After debuting the Laureato last year as a limited-edition model, Girard-Perregaux hit the floors of SIHH this year with a slew of new production versions. Not only is the new collection more competitively priced (compare the original’s nearly $15,000 price tag to $10,000 for a comparable 42 mm steel watch from the new collection), it is also available in a broader selection of case sizes, dial colors, and choice of metals. The line now comprises a total of 34 variants—ranging from two 45 mm tourbillons all the way down to a handful of 34 mm quartz models—however for the sake of simplicity, we will confine our focus to its core models, the unisex 38 mm and men’s 42 mm variants.
The Laureato’s roots trace back to the height of the Gerald Genta era, specifically 1975. And while the piece was not created by the legendary watch designer, his influence is unmistakable. That said, the Laureato is so much more than another appealing Genta-inspired dress watch. It was (more importantly) a very early in-house quartz caliber from Girard-Perregaux, which played a significant role in the development of quartz movement technology. The GP-350 caliber that preceded the Laureato’s GP-705 was the first quartz movement to run at 32,768 Hz—a frequency that soon became the standard that is used to this day. But enough of the history lesson; on to Girard-Perregaux’s latest-and-greatest.
It is important to note that Girard-Perregaux did not simply alter case shapes around an existing movement. As can be seen in the above image, the caliber fitted in the 42 mm model is clearly different than that of the 38 mm. The former is powered by the GP01800-0008, running at 21,600 vph and carrying a power reserve of 54 hours. The latter is the company’s new 3300-series movement—designed specifically for the Laureato 38—running at 28,800 vph and possessing a slightly shorter power reserve of 46 hours. The larger of the two is a mere 0.61 mm thicker than its smaller sibling, a difference that translates to a case-thickness discrepancy of 0.86 mm, which is really negligible unless you are examining the two side by side with the utmost scrutiny.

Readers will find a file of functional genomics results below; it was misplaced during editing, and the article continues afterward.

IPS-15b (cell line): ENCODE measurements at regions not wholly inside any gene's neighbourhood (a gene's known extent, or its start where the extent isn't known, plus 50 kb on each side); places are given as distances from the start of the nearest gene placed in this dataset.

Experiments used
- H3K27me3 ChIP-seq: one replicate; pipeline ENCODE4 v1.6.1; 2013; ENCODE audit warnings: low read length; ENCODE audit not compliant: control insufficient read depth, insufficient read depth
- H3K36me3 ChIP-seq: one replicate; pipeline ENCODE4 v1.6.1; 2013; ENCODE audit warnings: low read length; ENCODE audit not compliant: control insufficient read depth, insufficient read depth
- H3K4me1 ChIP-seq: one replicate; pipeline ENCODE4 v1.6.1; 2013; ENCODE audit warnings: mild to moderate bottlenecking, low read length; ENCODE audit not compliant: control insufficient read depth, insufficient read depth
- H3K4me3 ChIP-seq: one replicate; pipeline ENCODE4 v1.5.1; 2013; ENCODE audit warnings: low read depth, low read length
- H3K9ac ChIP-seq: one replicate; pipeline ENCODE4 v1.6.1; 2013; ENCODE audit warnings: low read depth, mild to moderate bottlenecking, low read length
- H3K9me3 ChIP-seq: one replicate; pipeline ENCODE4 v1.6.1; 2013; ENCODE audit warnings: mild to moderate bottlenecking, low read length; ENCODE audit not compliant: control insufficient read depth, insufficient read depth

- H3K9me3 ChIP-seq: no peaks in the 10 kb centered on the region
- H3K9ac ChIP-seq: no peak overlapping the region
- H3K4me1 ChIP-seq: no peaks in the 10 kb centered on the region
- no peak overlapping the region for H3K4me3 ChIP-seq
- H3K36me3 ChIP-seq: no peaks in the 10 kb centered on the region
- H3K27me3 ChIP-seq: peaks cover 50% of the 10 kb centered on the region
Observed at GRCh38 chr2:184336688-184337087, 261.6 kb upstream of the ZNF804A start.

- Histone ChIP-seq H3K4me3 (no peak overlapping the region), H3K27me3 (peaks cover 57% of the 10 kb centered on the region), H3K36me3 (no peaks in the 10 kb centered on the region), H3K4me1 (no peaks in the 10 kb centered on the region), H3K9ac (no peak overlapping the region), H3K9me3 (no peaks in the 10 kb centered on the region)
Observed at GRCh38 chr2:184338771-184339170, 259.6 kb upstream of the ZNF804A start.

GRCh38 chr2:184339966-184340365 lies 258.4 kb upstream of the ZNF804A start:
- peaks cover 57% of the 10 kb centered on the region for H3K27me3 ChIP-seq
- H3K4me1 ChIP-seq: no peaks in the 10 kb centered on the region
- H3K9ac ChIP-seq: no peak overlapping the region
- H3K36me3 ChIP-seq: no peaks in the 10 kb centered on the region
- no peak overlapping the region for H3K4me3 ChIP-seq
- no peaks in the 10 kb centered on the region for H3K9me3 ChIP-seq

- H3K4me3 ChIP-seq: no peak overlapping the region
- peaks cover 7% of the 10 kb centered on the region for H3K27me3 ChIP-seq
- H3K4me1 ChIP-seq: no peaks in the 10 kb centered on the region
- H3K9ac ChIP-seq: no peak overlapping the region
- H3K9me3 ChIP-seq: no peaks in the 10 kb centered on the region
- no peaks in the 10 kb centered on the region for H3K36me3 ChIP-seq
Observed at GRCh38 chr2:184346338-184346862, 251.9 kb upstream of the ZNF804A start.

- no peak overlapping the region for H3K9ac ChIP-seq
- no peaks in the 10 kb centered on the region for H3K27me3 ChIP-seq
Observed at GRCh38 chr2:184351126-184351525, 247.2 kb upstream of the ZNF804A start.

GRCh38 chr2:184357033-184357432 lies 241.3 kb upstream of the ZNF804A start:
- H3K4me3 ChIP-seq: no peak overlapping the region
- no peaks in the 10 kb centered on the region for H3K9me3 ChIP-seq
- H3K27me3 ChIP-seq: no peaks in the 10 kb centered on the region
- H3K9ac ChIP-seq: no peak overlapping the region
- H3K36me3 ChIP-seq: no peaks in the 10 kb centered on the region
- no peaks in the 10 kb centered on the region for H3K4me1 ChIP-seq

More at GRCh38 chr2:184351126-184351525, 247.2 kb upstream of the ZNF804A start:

Visually speaking, there is a lot to love about almost every dial and size variant of the Laureato. Available in silver , gray, or muted blue, each dial boasts an intricate hobnail pattern that catches light beautifully. And to avoid detracting from this effect, Girard-Perregaux matched each movement’s date disk to the color of each dial. All three dial variants are quite understated, making the 42 mm two-tone (pink gold and titanium) and the solid gold 38 mm the go-to choices for those wanting to grab a little more attention. As a matter of personal preference, I found the steel models work well on their alligator leather straps, but the gold example looks far better when paired with the bracelet.
When it comes to fit and comfort on the wrist, this surprisingly is not simply a case of 42 mm vs. 38 mm diameters. If you’re used to wearing 43 to 45 mm or larger watches on any given day, then the 42 mm is an absolute no-brainer. On the other hand, if your sweet spot is around the 39 to 42 mm range, the answer isn’t quite so simple. Being a personal fan of that size range myself, I quickly noticed that the 42 mm model on a bracelet wears a fair bit larger than the specs would lead you to believe, meaning that at least on bracelet, the 38 mm would be the perfect fit. Lo and behold, when trying on the exact same model on its contrasting leather strap, the 42 mm suddenly wears smaller on-wrist, and the 38 mm variant seems a touch more petite than before. Unlike many other watches where sizing is easy to work out—the Jaeger-LeCoultre Master Control Chronograph being a prime example—we would strongly recommend heading to your local authorized dealer for a bit of a Goldilocks experiment to figure out which Laureato is too big, which is too small, and which is just right. Pricing for the 38mm Laureato starts at $9,700 on leather, and the 42mm starts at $10,300. The full collection will be available in April. (girard-perregaux.com)